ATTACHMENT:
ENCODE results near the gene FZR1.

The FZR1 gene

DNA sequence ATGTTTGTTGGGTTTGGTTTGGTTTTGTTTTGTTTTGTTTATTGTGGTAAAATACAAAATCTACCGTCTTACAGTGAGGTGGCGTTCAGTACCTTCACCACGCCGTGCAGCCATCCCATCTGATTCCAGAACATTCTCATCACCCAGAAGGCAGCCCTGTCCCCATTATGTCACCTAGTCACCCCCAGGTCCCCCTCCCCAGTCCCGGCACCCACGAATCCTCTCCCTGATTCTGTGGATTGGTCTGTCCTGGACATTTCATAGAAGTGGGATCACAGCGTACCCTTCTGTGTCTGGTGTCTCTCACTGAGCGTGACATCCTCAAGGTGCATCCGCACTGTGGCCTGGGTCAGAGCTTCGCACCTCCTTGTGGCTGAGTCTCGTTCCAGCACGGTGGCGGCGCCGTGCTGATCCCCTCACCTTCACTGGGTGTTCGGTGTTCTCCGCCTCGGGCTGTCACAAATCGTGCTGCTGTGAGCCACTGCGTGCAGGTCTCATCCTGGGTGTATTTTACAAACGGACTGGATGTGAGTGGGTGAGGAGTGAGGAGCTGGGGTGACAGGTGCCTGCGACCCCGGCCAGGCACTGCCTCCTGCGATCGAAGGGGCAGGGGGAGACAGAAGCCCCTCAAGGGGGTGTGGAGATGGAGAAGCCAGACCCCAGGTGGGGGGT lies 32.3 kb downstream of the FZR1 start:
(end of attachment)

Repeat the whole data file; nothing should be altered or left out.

ENCODE results near the gene FZR1.

The FZR1 gene

DNA sequence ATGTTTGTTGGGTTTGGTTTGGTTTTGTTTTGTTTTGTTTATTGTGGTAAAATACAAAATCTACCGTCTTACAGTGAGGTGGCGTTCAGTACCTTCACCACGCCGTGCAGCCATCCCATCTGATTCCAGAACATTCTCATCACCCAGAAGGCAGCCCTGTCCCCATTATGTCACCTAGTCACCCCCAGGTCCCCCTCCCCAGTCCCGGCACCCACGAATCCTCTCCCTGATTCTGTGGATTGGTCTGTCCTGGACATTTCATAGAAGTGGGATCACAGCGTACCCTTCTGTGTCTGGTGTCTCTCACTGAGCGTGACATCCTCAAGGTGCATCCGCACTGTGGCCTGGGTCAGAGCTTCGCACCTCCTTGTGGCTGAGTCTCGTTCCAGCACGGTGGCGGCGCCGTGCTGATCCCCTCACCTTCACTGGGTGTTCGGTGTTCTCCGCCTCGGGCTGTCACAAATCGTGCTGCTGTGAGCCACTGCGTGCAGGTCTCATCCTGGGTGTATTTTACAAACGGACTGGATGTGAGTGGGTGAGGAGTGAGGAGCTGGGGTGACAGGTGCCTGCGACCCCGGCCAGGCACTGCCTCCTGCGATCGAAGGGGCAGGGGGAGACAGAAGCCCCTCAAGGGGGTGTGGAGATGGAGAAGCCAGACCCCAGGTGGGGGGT lies 32.3 kb downstream of the FZR1 start: